Author Topic: The Bible and Tyre  (Read 934 times)

0 Members and 1 Guest are viewing this topic.

Offline Dynamic

  • Student
  • **
  • Posts: 92
  • Darwins +4/-0
  • Gender: Male
  • A Young Atheist
The Bible and Tyre
« on: May 13, 2012, 05:23:13 PM »
So I saw this thing today about the city of Tyre. It was apparentaly a large and strong city. According to the bible:

"And they shall destroy the walls of Tyrus, and break down her towers: I will also scrape her dust from her...and they shall lay thy stones and thy timber and thy dust in the midst of the water...And I will make thee like the top of a rock: thou shalt be a place to spread nets upon; thou shalt be built no more: for I the LORD have spoken it, saith the Lord GOD (Ezekiel 26:4,12,14)."

"thou shalt be built no more:"



It is implying that the city will not rebuilt. However, today, the city is a active city that still exists today. It seems pretty "rebuilt" if you ask me.

"destroy the walls of Tyrus,"

If ANY of you say that "Well, Tyrus is a different city"

Tyre, in Latin, means "Tyrus"

http://en.wikipedia.org/wiki/Tyre,_Lebanon
Is God willing to prevent evil, but not able? Then he is not omnipotent. Is he able, but not willing? Then he is malevolent. Is he both able and willing? Then whence cometh evil? Is he neither able nor willing? Then why call him God?

If you want to talk through skype, message me.

Offline Graybeard

  • Global Moderator
  • ******
  • Posts: 6778
  • Darwins +546/-19
  • Gender: Male
  • Is this going somewhere?
Re: The Bible and Tyre
« Reply #1 on: May 13, 2012, 05:47:24 PM »
I'm sure there's another thread about this. If there isn't, here is the link:

http://answers.yahoo.com/question/index?qid=20091214050238AAcXEU6
Nobody says “There are many things that we thought were natural processes, but now know that a god did them.”

Offline Nick

  • Laureate
  • *********
  • Posts: 10504
  • Darwins +189/-8
  • Gender: Male
Re: The Bible and Tyre
« Reply #2 on: May 13, 2012, 06:26:12 PM »
It's probably on God's to do list.
Yo, put that in your pipe and smoke it.  Quit ragging on my Lord.

Tide goes in, tide goes out !!!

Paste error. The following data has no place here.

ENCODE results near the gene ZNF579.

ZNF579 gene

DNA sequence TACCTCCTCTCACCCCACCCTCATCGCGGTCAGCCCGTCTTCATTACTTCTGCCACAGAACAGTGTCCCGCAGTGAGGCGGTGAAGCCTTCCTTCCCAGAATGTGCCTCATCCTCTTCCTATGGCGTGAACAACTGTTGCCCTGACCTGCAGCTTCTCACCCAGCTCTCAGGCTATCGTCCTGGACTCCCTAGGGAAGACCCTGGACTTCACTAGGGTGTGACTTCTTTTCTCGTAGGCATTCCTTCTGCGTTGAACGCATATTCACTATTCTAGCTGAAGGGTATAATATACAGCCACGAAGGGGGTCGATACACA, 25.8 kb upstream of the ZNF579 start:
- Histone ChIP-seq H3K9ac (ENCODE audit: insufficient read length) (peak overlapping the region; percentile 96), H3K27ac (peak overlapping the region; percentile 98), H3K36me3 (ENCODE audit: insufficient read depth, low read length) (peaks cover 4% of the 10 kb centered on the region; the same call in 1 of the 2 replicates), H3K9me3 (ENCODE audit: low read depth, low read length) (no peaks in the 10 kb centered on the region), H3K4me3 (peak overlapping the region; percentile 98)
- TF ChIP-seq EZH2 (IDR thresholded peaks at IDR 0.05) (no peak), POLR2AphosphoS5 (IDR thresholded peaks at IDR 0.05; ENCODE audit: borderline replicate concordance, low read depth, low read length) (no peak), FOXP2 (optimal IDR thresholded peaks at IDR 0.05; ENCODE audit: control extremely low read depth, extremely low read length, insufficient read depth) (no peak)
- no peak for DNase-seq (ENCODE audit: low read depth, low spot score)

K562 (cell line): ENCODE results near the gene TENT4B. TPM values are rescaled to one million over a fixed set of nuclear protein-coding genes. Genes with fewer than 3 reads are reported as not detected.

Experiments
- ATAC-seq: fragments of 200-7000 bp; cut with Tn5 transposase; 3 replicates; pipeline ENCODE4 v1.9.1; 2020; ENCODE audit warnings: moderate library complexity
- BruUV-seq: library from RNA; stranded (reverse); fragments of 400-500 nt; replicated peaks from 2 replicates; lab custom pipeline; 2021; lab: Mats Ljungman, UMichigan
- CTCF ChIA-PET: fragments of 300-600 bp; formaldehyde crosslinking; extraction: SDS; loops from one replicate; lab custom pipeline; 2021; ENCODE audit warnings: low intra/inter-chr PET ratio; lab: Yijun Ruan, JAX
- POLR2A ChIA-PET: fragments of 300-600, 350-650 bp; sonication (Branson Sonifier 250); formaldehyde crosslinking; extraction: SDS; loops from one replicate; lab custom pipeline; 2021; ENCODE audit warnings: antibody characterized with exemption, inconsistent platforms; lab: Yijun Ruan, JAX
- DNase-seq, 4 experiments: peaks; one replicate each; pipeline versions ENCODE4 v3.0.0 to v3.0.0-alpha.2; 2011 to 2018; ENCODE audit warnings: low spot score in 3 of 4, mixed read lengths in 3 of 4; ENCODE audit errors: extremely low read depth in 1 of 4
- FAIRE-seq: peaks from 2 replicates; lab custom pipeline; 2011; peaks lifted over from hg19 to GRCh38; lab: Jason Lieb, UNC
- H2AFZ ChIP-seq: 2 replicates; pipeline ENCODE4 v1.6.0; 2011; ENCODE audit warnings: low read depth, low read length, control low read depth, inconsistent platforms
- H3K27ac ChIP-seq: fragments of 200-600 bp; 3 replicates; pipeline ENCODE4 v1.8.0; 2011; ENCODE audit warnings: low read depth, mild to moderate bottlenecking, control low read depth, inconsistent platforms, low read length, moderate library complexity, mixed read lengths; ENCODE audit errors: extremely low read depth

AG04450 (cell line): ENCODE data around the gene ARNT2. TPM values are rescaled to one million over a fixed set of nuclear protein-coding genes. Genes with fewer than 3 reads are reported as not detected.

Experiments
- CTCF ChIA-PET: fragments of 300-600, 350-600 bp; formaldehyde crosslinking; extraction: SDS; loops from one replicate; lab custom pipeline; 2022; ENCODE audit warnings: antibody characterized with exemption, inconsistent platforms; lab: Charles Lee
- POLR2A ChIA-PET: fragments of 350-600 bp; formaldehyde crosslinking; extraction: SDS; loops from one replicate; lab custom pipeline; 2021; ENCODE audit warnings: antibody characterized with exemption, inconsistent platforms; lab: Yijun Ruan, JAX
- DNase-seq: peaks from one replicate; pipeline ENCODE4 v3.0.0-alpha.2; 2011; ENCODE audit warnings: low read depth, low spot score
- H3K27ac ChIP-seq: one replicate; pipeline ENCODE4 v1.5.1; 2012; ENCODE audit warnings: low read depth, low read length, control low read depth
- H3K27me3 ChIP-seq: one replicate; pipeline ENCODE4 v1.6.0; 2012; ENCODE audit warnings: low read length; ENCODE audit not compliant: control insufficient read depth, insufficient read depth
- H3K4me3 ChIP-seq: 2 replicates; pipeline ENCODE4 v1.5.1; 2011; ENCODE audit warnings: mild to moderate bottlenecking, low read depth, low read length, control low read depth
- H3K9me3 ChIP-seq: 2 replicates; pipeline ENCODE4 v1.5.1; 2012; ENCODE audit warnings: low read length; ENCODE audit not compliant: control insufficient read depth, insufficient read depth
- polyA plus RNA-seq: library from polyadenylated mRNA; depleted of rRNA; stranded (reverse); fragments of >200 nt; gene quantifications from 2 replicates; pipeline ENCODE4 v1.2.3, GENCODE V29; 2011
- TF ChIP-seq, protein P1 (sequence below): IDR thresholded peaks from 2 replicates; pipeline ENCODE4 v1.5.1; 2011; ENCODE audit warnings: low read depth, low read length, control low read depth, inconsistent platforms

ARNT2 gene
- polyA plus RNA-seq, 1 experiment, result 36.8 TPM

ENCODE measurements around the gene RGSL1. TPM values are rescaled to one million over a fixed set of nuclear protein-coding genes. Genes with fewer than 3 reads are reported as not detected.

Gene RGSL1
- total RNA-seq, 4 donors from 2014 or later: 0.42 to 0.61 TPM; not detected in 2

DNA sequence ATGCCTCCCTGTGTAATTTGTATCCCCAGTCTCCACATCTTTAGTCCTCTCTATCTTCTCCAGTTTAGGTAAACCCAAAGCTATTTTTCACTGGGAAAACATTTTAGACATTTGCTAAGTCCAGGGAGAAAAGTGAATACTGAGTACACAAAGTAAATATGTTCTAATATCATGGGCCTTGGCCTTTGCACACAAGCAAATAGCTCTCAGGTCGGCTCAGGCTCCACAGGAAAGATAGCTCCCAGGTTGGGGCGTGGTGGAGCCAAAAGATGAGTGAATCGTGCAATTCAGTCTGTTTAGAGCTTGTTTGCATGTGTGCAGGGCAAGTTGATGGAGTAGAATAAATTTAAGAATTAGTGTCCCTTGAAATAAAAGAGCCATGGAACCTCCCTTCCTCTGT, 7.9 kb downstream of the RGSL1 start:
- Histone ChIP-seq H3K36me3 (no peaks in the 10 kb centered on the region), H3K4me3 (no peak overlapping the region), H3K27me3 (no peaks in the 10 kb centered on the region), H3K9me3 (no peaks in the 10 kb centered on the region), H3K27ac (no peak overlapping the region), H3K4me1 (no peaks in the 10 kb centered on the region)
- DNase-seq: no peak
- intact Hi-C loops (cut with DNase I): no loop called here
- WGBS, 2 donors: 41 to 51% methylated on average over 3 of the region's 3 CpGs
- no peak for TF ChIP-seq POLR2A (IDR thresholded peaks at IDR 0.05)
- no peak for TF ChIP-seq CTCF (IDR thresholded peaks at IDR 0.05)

Offline caveat_imperator

  • Undergraduate
  • ***
  • Posts: 197
  • Darwins +6/-0
  • Gender: Male
Re: The Bible and Tyre
« Reply #3 on: May 14, 2012, 02:36:31 AM »
It's probably on God's to do list.

Along with the destruction of Egypt.
Aaaaany day now.  ;D
"In the end theologians are jealous of science, for they are aware that it has greater authority than do their own ways of finding “truth”: dogma, authority, and revelation. Science does find truth, faith does not. " - Jerry Coyne

Offline Dynamic

  • Student
  • **
  • Posts: 92
  • Darwins +4/-0
  • Gender: Male
  • A Young Atheist
Re: The Bible and Tyre
« Reply #4 on: May 14, 2012, 05:41:47 PM »
It's probably on God's to do list.

Along with the destruction of Egypt.
Aaaaany day now.  ;D

Aha.  ;D
Is God willing to prevent evil, but not able? Then he is not omnipotent. Is he able, but not willing? Then he is malevolent. Is he both able and willing? Then whence cometh evil? Is he neither able nor willing? Then why call him God?

If you want to talk through skype, message me.

Offline Omen

  • Professor
  • ********
  • Posts: 5955
  • Darwins +105/-15
  • One of the fucking bad guys; not friendly, tiger!
Re: The Bible and Tyre
« Reply #5 on: May 14, 2012, 05:52:26 PM »
I briefly mentioned Tyre in another post:

http://whywontgodhealamputees.com/forums/index.php/topic,22601.msg505807.html#msg505807

In short:

The King of Tyre is often associated with Satan or Lucifer in christian theology, but the same doesn't hold true in Judaism where the adversary is not always the devil or a fallen angel.

http://en.wikipedia.org/wiki/Lucifer

In Judaism, "morning star" refers to the king of Babylon, who is warned[18] in Isaiah 14:12 of his coming demise at the hands of the Persians and the Medes.[19] Isaiah was living in a the time period shortly before the Babylonian Conquest of Kingdom of Judah in 586 B.C.E. Isaiah had prophetic visions about the coming result of the Babylonian Exile on Jews and the nations. By contrast, Satan is considered an angel under the direct command of the God of Israel. Satan is considered an accuser appointed by God to test men's faith, similar to a prosecutor in a court of law.

The christian reference:

A passage quite similar to that in Isaiah is found in Ezekiel 28:1–19, which is expressly directed against the king of Tyre, a city on an island that had grown rich by trade, factors alluded to in the text.[13] In Christian tradition, it too has been applied to Lucifer, because of some of the expressions contained in it.[14] But, since it does not contain the image of the Morning Star, discussion of it belongs rather to the article on Satan than to that on Lucifer.
"Religious faith is the antithesis to knowledge, it is the opposition to education, and it has to act in animosity against the free exchange of ideas.  Why? Because those things are what cause harm to a religions place in society most." - Me